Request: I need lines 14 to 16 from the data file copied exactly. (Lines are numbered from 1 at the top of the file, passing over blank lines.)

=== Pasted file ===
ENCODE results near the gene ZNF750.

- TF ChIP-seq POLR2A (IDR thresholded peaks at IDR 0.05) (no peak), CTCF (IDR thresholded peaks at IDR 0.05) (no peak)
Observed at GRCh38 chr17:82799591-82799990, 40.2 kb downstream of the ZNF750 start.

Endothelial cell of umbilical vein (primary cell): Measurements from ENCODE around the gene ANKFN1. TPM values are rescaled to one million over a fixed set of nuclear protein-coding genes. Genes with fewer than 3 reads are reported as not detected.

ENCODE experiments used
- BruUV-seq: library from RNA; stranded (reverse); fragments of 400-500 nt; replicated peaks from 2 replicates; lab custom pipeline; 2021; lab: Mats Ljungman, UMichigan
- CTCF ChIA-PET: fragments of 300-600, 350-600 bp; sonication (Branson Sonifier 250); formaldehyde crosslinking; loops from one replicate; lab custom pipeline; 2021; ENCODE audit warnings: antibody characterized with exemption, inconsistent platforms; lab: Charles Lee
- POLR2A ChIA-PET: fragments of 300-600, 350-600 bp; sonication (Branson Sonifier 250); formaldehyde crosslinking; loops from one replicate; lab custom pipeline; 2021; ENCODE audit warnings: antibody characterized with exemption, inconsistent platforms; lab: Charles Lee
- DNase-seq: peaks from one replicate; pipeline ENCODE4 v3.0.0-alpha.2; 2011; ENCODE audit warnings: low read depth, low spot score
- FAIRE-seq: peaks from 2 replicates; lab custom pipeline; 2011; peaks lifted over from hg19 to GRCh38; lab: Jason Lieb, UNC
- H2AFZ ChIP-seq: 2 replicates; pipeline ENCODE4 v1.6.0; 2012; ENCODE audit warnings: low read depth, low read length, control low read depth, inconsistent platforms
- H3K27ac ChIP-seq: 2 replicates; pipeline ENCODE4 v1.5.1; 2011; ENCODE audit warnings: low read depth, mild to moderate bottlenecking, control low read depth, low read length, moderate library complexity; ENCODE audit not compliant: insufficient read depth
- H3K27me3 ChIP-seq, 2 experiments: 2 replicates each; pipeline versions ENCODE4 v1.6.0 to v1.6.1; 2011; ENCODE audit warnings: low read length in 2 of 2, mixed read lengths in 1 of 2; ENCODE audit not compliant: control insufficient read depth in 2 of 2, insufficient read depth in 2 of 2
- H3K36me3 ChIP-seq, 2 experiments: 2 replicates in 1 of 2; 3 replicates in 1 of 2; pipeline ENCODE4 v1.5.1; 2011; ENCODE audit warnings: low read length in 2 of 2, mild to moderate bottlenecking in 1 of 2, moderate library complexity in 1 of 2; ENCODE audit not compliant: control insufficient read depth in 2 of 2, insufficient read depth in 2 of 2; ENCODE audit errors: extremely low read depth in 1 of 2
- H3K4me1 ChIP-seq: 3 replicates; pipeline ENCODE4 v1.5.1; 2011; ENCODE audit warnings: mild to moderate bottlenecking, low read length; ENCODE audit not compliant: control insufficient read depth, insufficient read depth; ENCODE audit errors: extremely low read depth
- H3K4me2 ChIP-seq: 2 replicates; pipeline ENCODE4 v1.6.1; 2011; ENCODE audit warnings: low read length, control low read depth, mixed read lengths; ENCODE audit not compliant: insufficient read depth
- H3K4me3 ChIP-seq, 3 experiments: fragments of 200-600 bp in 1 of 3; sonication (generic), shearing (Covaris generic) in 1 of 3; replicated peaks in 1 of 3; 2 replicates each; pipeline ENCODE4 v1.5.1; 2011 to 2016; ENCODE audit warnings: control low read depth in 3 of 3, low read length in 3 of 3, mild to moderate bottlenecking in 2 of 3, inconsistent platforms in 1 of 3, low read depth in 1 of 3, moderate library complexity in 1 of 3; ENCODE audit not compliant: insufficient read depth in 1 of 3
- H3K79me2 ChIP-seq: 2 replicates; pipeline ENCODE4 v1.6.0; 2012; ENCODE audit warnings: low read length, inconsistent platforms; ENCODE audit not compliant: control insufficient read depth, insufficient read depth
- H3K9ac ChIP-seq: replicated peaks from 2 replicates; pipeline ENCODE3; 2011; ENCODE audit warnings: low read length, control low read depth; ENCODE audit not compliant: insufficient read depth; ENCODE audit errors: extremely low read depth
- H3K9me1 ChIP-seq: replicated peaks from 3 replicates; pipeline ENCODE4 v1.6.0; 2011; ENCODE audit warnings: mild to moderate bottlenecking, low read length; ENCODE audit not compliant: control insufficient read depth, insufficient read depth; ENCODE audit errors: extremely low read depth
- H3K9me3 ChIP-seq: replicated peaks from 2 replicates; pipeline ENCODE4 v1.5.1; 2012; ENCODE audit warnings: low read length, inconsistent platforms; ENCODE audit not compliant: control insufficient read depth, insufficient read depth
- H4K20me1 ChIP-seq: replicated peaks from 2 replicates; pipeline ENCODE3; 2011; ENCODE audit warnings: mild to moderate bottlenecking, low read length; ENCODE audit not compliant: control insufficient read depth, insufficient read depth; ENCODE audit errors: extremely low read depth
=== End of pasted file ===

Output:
- H3K36me3 ChIP-seq, 2 experiments: 2 replicates in 1 of 2; 3 replicates in 1 of 2; pipeline ENCODE4 v1.5.1; 2011; ENCODE audit warnings: low read length in 2 of 2, mild to moderate bottlenecking in 1 of 2, moderate library complexity in 1 of 2; ENCODE audit not compliant: control insufficient read depth in 2 of 2, insufficient read depth in 2 of 2; ENCODE audit errors: extremely low read depth in 1 of 2
- H3K4me1 ChIP-seq: 3 replicates; pipeline ENCODE4 v1.5.1; 2011; ENCODE audit warnings: mild to moderate bottlenecking, low read length; ENCODE audit not compliant: control insufficient read depth, insufficient read depth; ENCODE audit errors: extremely low read depth
- H3K4me2 ChIP-seq: 2 replicates; pipeline ENCODE4 v1.6.1; 2011; ENCODE audit warnings: low read length, control low read depth, mixed read lengths; ENCODE audit not compliant: insufficient read depth